Maine Dems Vote to Roll Back Welfare Work Requirement

Governor Paul R. LePage


*AUGUSTA* - Democratic lawmakers in the Maine House of Representatives on Wednesday voted along party lines to roll back the Governor Paul R. LePage Administration requirement that all Maine able-bodied adults without dependents (ABAWDs) receiving Supplemental Nutrition Assistance Program (SNAP) benefits must work, volunteer, or attend a vocational class in order to maintain their benefits after three months.

The bill, LD 1052, received initial approval in the House with a vote of 79 to 65.

"We can never truly transform our welfare programs to encourage and incentivize work as long as there is this kind of resistance in the Legislature," said Department of Health and Human Services (DHHS) Commissioner Mary Mayhew. "I am troubled by this vote by Democratic lawmakers which is fundamentally counter to the Governor's focus of moving people from poverty to prosperity through employment, not through continued dependency on welfare which has trapped people in poverty."

The LePage Administration policy requires ABAWDs to work 20 hours per week, volunteer about one hour per day, or attend vocational training as a condition of receiving benefits beyond three months. Individuals who don't comply are still eligible to receive another three months of benefits every 36 months.

In a party-line vote, Democrats on the Health and Human Services Committee on May 4 had voted in favor of the bill to waive this commonsense requirement outside of the most urbanized parts of Maine. The bill was sponsored by Democratic State Rep. Scott Hamann of South Portland, Maine's fourth largest city. DHHS had testified before the committee's vote that rural Maine is actually seeing higher rates of compliance with the new work requirement than more urban regions with lower unemployment rates.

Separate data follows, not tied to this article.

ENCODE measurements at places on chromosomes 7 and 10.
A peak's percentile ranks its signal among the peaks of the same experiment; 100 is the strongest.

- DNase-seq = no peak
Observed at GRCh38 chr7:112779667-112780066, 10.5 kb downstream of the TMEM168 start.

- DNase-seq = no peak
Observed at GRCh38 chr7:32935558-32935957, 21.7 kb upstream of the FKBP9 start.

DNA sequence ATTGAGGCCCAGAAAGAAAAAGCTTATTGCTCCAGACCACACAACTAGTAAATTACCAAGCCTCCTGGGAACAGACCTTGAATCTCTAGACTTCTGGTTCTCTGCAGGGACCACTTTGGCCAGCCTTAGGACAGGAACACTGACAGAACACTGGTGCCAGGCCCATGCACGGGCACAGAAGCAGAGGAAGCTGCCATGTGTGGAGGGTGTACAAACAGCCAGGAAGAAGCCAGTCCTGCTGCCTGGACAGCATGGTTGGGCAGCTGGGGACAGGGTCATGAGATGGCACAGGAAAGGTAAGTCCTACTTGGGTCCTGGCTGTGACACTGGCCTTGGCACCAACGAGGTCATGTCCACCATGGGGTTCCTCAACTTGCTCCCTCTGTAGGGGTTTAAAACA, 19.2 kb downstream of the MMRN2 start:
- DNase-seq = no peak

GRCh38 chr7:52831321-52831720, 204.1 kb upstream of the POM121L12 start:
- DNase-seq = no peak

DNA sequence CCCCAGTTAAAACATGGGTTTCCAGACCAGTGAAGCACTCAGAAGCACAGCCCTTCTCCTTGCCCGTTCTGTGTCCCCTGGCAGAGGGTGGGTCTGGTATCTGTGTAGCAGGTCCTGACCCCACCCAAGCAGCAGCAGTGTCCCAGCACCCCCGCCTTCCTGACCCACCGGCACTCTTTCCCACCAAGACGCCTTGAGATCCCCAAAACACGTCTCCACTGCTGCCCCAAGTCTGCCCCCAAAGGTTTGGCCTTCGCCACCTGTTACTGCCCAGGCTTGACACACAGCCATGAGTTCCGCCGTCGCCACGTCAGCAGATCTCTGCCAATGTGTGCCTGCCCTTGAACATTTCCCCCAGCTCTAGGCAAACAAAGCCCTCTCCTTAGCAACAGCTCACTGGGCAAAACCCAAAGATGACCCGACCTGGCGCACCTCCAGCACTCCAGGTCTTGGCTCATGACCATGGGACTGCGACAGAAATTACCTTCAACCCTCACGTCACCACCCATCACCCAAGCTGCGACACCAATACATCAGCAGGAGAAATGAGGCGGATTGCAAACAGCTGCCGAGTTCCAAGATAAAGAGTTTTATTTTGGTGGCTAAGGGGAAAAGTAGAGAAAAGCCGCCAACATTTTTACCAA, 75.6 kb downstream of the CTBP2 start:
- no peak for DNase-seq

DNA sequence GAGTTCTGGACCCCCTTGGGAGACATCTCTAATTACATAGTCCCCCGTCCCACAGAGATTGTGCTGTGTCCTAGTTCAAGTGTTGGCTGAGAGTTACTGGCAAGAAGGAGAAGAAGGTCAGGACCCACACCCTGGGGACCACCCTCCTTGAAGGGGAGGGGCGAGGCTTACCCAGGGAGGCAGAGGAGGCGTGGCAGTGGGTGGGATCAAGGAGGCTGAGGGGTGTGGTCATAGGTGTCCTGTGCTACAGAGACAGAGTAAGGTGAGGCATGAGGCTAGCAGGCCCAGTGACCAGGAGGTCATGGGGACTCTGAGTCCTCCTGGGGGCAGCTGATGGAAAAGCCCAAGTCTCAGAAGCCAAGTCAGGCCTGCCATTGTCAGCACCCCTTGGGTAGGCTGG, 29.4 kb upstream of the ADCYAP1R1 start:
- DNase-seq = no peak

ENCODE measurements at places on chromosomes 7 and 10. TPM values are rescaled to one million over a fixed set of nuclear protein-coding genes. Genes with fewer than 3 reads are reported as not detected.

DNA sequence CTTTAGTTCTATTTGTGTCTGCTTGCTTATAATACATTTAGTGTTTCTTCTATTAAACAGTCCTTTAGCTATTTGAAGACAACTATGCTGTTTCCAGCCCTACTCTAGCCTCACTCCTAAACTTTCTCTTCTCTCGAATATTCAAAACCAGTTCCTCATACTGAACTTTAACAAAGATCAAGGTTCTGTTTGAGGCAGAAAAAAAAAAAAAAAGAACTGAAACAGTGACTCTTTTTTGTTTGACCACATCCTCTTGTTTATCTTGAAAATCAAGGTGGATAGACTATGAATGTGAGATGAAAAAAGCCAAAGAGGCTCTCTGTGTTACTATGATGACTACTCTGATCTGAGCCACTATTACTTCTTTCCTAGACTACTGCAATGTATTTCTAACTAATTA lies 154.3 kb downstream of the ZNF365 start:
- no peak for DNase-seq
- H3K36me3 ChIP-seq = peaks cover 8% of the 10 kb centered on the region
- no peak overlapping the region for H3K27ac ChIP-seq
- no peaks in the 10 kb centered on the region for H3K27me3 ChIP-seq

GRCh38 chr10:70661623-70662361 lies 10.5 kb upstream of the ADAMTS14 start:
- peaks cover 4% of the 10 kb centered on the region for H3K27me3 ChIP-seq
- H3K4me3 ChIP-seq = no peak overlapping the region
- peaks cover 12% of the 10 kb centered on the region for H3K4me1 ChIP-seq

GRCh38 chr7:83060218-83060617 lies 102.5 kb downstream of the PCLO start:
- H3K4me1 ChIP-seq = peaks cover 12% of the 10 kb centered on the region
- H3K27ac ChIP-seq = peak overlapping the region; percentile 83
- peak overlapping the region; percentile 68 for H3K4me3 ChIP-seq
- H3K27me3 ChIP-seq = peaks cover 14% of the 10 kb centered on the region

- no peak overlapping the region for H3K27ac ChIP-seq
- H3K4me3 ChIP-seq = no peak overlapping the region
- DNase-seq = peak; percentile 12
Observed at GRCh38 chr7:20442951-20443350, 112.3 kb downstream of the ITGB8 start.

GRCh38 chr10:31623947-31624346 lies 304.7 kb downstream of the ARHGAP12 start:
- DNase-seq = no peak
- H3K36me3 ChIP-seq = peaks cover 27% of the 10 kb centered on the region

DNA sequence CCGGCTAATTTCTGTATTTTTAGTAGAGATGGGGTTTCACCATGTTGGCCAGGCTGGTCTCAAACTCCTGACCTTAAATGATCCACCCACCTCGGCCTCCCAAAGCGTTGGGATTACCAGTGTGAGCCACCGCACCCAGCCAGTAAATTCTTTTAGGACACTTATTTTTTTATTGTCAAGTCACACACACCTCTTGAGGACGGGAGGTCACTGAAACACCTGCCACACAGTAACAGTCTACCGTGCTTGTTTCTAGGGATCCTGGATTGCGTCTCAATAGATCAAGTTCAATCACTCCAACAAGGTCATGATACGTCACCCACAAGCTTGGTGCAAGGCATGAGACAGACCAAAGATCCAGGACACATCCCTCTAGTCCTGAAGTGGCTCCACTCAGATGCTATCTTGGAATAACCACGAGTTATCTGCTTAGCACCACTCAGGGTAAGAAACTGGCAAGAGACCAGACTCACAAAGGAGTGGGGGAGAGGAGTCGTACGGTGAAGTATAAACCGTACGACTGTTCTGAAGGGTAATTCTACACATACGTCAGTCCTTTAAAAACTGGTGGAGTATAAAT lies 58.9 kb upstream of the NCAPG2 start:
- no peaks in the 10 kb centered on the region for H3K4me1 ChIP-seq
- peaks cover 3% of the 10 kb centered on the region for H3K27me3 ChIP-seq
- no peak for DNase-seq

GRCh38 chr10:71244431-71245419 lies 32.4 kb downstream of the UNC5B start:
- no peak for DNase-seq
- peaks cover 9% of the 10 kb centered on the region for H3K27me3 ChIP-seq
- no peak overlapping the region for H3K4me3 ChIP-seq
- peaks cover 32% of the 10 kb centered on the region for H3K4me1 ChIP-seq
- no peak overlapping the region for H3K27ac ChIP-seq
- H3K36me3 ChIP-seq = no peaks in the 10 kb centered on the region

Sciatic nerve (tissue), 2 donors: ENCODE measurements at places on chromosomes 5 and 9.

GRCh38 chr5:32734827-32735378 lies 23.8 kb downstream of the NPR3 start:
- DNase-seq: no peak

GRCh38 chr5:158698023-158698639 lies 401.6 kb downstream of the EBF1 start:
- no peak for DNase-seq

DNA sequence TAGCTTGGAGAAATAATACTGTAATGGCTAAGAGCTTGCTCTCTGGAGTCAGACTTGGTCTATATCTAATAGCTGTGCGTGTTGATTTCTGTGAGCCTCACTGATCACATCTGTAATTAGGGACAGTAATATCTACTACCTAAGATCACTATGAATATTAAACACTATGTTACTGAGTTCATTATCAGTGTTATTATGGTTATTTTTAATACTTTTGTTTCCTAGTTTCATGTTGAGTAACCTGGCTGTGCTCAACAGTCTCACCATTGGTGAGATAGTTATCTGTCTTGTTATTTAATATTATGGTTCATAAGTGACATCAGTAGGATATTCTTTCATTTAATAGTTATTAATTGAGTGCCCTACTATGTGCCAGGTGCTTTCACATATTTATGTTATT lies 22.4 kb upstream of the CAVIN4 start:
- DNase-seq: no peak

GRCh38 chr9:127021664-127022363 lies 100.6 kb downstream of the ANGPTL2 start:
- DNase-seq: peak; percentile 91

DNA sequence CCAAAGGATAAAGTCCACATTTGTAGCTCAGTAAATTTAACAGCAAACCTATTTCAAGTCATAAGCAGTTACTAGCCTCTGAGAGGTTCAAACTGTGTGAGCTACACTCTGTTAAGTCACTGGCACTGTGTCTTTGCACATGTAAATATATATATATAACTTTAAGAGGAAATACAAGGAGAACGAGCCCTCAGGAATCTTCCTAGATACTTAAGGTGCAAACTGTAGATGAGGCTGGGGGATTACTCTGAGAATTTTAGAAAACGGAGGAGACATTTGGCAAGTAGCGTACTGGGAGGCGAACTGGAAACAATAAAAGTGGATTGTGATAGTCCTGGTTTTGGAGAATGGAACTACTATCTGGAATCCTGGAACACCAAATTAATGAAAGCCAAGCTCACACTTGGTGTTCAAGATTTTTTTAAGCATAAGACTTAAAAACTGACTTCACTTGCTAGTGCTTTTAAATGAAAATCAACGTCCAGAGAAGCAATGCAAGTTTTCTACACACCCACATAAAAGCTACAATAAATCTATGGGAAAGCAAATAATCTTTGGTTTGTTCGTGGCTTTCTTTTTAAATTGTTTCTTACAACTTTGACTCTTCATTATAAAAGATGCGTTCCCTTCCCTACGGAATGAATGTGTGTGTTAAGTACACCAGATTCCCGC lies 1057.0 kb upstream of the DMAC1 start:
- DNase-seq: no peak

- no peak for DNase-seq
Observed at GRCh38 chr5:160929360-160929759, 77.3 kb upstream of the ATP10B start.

After implementation, the number of ABAWDs on SNAP in Maine dropped from approximately 12,000 to 2,500. The move has garnered national attention and praise.

"Maine does not need welfare exceptions and loopholes, it needs policies that encourage the transition from welfare to work and create an expectation of eventual self-sufficiency," added Mayhew. "Those who are able to work should work, or be engaged in an activity like volunteering to gain valuable work experience. We are working with Maine's career centers to help provide some additional support and job search training in an effort to help people find a job or an opportunity to volunteer. We must continue to do all that we can to ensure that scarce taxpayer dollars are helping those who are truly in need, while reducing dependence on government support and welfare programs."

"Our effort to reform welfare is working and it has the overwhelming support of Maine people," added Governor Paul LePage. "The Senate must listen to Mainers and oppose this out-of-touch legislation. A vote for this bill is a vote to revert back to the days of abuse and misuse of benefits in a welfare system with no accountability."

 

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